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Sponsored: How to Successfully Defer Taxes in a 1031 Exchange

By: Joseph Crossett, Senior Analyst, Acquisitions at Four Springs Capital Trust

By: Joseph Crossett, CFA — Senior Analyst, Acquisitions at Four Springs Capital Trust


In the simplest terms, a 1031 exchange is a tax deferred swap of one asset for another of like-kind. Though not exclusive to real estate, it is widely used by property investors, and net lease properties have become popular replacement properties for investors due to the long- term nature of the leases, the durability of the rental income and the limited management responsibilities.

However, despite their prevalence, 1031 exchanges can be complex and remain confusing to many investors. In order to navigate the process and achieve 1031 success, investors should be mindful of the following considerations:


With real estate, the Internal Revenue Code guidance on “like-kind” properties is broad and most real estate will qualify for an exchange. For example, vacant land may be exchanged for commercial real estate or a residential rental property. While it is most common for an investor to reinvest their proceeds into a single asset, the code also allows for a swap into multiple properties. In this way investors can more easily match sale proceeds with their re-investment opportunities.

However, the IRS does specify a few primary restrictions, namely properties located outside the United States, primary residences, and improvements not conveyed with land do not qualify as like-kind real estate.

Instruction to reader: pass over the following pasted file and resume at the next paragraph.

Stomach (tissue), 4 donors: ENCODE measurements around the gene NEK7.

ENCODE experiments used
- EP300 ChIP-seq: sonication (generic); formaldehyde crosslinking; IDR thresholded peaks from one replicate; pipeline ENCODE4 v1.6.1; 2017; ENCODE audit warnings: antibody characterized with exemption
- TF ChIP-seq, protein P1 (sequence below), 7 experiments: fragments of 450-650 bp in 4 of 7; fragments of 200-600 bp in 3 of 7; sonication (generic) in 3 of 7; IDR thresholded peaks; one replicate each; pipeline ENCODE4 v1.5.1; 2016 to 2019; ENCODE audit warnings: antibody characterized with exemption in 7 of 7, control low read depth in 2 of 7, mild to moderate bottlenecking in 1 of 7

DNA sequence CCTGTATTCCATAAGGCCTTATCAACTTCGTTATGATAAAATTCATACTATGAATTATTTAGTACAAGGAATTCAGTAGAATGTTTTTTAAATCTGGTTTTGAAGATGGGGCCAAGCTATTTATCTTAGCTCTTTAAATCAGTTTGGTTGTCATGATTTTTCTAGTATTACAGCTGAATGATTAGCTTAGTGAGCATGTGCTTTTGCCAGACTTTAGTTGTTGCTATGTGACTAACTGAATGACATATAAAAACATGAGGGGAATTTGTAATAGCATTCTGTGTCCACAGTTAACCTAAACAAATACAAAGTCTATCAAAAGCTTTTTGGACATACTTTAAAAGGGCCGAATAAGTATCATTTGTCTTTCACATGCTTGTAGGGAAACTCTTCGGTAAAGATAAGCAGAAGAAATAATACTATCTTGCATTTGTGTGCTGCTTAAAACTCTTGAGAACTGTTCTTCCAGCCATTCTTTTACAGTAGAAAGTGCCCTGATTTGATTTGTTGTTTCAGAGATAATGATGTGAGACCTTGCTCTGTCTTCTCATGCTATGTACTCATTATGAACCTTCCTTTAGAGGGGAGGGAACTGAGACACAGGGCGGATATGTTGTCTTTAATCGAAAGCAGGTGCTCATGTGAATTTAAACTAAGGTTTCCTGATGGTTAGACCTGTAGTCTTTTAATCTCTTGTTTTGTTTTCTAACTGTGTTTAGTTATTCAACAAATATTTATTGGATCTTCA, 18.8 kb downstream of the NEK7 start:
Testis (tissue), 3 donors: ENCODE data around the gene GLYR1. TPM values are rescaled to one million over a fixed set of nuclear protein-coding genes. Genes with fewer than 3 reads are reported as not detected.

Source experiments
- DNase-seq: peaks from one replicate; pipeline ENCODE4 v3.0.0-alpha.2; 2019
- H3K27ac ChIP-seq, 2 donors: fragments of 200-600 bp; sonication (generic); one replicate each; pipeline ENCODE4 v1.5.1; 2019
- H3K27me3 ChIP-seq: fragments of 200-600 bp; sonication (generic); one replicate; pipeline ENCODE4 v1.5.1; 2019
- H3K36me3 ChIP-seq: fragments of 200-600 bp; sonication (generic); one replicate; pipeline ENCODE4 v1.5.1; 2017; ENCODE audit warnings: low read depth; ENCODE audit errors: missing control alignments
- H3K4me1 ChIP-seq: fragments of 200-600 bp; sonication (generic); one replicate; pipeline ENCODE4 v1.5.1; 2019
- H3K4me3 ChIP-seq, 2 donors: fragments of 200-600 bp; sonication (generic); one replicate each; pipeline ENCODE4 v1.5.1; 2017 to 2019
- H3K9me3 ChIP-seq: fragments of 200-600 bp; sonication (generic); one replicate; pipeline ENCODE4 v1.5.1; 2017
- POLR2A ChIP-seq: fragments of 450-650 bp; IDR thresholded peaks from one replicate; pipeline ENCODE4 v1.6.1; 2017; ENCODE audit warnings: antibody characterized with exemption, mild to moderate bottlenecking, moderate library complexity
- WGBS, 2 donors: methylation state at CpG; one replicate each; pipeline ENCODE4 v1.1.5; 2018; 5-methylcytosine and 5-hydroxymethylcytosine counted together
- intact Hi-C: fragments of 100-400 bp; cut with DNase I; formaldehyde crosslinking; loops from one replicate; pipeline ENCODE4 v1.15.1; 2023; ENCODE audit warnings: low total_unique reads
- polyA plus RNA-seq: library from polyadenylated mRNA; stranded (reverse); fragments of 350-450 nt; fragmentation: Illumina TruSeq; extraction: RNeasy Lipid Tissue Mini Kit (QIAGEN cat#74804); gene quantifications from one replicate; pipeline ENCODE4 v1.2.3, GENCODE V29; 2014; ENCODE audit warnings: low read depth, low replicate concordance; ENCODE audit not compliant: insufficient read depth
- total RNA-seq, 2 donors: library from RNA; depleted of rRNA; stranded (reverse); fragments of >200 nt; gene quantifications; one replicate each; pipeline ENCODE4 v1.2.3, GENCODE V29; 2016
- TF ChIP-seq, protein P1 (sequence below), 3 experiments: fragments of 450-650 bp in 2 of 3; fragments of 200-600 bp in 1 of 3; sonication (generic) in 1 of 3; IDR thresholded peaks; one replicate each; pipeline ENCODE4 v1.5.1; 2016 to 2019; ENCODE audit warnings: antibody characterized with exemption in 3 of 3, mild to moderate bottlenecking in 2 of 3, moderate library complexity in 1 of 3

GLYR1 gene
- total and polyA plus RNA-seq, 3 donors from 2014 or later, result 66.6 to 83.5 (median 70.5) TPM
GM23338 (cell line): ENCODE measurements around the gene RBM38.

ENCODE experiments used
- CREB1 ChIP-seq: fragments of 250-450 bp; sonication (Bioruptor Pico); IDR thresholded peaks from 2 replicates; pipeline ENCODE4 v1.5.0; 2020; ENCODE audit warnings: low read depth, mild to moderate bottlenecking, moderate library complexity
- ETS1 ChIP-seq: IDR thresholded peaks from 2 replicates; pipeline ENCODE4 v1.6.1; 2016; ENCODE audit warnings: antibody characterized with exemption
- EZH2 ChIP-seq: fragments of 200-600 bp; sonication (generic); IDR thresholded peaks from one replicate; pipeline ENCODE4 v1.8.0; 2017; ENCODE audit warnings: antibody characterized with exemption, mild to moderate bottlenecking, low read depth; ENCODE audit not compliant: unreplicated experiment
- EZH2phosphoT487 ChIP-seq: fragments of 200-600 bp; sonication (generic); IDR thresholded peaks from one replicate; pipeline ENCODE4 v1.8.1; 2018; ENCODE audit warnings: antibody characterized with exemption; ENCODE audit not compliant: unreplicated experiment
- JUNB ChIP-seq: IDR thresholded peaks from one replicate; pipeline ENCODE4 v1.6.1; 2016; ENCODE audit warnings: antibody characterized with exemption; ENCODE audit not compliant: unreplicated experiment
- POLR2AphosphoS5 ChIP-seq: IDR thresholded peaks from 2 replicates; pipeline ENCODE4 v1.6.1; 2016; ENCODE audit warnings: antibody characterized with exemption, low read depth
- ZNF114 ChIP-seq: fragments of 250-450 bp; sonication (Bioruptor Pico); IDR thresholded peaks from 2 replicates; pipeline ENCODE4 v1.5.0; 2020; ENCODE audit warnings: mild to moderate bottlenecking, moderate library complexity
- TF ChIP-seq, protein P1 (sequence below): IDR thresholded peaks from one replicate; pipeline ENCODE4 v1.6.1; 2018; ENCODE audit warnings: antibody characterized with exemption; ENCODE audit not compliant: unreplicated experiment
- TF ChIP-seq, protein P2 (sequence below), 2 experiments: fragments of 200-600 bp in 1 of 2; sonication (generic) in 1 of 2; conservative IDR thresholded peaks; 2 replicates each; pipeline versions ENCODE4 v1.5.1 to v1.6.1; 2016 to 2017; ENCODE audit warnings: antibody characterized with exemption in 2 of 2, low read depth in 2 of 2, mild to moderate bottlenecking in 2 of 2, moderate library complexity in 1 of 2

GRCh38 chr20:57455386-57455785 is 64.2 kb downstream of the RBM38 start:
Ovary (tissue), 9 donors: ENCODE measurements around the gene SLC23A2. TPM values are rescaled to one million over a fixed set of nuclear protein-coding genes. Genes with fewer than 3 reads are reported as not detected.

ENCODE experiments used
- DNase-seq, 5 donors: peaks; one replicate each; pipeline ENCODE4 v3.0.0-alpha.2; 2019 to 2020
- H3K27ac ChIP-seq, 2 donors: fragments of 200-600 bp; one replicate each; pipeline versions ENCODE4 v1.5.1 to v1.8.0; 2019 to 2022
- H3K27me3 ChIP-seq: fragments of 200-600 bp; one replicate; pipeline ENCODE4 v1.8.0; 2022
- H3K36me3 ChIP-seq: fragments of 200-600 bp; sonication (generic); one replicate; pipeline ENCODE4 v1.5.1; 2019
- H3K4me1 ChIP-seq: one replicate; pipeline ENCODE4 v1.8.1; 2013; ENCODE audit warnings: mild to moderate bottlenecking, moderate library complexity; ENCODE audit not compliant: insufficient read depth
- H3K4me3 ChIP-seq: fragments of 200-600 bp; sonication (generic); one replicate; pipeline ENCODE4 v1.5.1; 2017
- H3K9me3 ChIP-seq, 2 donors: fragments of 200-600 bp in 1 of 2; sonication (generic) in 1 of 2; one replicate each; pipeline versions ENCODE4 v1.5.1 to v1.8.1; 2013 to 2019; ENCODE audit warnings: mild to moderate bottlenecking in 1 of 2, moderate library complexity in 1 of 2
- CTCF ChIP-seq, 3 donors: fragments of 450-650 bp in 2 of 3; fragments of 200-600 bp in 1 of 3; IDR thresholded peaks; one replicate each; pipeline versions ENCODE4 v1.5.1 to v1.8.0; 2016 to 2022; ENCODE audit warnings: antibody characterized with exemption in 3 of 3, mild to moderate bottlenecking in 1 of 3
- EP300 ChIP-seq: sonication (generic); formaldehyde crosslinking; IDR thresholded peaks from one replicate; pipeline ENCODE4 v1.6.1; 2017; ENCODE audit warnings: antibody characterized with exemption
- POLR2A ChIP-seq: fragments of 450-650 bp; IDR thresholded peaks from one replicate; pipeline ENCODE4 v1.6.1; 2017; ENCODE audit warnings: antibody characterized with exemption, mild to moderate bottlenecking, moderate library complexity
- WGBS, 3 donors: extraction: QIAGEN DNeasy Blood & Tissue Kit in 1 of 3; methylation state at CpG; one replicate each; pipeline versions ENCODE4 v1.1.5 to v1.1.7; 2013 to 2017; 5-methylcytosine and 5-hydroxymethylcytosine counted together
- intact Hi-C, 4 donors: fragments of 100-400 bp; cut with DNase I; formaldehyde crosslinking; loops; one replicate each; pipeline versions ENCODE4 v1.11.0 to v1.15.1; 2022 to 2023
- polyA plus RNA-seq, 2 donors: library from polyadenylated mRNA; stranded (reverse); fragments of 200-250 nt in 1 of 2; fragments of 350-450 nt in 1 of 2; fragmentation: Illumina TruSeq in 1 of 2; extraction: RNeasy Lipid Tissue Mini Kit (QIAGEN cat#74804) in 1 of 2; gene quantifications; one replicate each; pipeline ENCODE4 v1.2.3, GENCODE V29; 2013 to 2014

Although the term “swap” is used to describe 1031s, most transactions feature a delayed exchange and involve the sale of one investment property followed by the subsequent purchase of another. In order to qualify for the tax deferral, investors must meet the following deadlines:

Identification Period (45 Days) – After sale of the original investment, investors have 45 days to identify the replacement properties. The identification must be in writing, signed, and delivered to a person involved in the exchange such as the seller or a qualified intermediary.

Closing Period (180 days) – Following the original sale, the investor has 180 days to complete the purchase of one or more of the replacement properties that were named in the identification period. However, this time limit is overridden if the tax returns for original investment sale are due (including any extensions) prior to the 180th day.


Investors are prohibited from taking control of cash from the original investment sale. If the proceeds pass directly to the investor prior to the purchase of the replacement property, the exchange may be disqualified and the gains made taxable. Note, however, that an investor may receive cash or other property that is not considered like-kind property (often referred to as “boot”) as part of the exchange, and the exchange will still qualify for tax deferral under Section 1031. In those cases, the investor is taxed only to the extent of the boot that they receive.

To avoid this, investors commonly use an exchange facilitator or qualified intermediary to hold sale proceeds until the exchange is completed. It is important to remember that this agent cannot be you or your real estate agent, broker, accountant, attorney, or anyone who has worked for you in these capacities during the prior two years.


In a 1031 transaction the capital gains taxes are deferred, not eliminated. It is important to note that when the replacement property is ultimately sold the original deferred gain and any additional gains on the replacement property will be subject to tax. The exception being if the replacement property is sold as part of another 1031 exchange. Taxpayers must report an exchange to the IRS on Form 8824, Like-Kind Exchanges and file it with their tax return for the year in which the exchange occurred. While 1031 exchanges require careful planning and close oversight, they are a powerful tool to preserve an investor’s purchasing power.